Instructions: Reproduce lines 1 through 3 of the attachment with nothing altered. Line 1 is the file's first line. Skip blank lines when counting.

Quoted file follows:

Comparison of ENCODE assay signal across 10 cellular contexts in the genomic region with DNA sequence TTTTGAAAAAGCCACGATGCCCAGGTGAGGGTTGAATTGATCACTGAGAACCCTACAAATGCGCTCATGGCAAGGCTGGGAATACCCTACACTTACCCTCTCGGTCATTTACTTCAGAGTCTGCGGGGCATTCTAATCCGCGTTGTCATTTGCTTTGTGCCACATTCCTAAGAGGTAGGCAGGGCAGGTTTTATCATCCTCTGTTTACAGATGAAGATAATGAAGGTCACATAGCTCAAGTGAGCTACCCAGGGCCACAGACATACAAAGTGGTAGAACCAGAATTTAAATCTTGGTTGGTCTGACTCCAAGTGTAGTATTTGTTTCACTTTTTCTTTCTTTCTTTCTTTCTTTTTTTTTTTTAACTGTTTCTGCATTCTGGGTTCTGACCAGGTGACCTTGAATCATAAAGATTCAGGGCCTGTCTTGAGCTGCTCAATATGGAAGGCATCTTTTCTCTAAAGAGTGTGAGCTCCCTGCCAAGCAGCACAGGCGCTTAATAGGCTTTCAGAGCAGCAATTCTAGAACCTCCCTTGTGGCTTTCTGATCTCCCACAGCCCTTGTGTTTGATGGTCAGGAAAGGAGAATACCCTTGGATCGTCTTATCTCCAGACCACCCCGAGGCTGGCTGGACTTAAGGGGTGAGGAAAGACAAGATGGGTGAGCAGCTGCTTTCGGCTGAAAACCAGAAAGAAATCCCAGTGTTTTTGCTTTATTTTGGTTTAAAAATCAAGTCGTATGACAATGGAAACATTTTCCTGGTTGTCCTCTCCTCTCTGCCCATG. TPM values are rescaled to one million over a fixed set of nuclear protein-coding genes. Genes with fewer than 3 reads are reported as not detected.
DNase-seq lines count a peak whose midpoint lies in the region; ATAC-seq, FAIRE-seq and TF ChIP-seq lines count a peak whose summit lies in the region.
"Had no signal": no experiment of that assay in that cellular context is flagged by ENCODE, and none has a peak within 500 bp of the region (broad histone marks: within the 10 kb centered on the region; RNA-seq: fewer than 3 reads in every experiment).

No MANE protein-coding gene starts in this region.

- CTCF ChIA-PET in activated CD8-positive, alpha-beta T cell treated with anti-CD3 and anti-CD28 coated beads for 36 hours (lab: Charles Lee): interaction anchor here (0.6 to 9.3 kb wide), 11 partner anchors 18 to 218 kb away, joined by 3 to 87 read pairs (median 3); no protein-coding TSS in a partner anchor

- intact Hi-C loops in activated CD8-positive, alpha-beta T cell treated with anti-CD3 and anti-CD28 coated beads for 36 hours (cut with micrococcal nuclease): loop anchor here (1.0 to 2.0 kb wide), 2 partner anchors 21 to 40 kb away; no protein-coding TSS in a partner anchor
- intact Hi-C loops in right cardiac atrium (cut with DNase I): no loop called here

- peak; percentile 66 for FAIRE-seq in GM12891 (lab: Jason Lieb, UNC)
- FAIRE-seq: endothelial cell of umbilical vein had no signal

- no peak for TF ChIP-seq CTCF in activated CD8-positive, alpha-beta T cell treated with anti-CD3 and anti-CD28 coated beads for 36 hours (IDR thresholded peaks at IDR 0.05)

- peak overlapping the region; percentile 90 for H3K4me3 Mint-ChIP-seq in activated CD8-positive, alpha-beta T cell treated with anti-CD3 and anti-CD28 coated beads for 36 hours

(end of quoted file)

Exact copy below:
Comparison of ENCODE assay signal across 10 cellular contexts in the genomic region with DNA sequence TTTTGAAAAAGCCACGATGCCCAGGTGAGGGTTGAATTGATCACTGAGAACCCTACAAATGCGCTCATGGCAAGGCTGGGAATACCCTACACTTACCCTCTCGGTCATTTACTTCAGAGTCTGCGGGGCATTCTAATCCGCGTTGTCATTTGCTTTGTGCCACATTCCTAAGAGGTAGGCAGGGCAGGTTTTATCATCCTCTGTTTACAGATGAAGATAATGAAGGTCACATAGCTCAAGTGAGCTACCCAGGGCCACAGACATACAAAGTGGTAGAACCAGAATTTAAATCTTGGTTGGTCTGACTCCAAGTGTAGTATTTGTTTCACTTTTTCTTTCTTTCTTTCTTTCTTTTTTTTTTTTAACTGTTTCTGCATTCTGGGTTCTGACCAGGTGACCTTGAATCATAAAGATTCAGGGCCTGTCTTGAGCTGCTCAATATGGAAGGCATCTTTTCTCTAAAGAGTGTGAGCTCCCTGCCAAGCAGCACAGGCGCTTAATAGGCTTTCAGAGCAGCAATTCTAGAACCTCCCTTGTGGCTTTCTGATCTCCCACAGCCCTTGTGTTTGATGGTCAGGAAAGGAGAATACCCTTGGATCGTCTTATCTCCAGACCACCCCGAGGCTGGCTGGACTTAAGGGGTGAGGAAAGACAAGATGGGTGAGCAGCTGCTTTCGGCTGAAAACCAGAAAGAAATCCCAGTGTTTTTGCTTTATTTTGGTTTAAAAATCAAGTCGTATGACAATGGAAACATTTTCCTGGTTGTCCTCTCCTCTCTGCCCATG. TPM values are rescaled to one million over a fixed set of nuclear protein-coding genes. Genes with fewer than 3 reads are reported as not detected.
DNase-seq lines count a peak whose midpoint lies in the region; ATAC-seq, FAIRE-seq and TF ChIP-seq lines count a peak whose summit lies in the region.
"Had no signal": no experiment of that assay in that cellular context is flagged by ENCODE, and none has a peak within 500 bp of the region (broad histone marks: within the 10 kb centered on the region; RNA-seq: fewer than 3 reads in every experiment).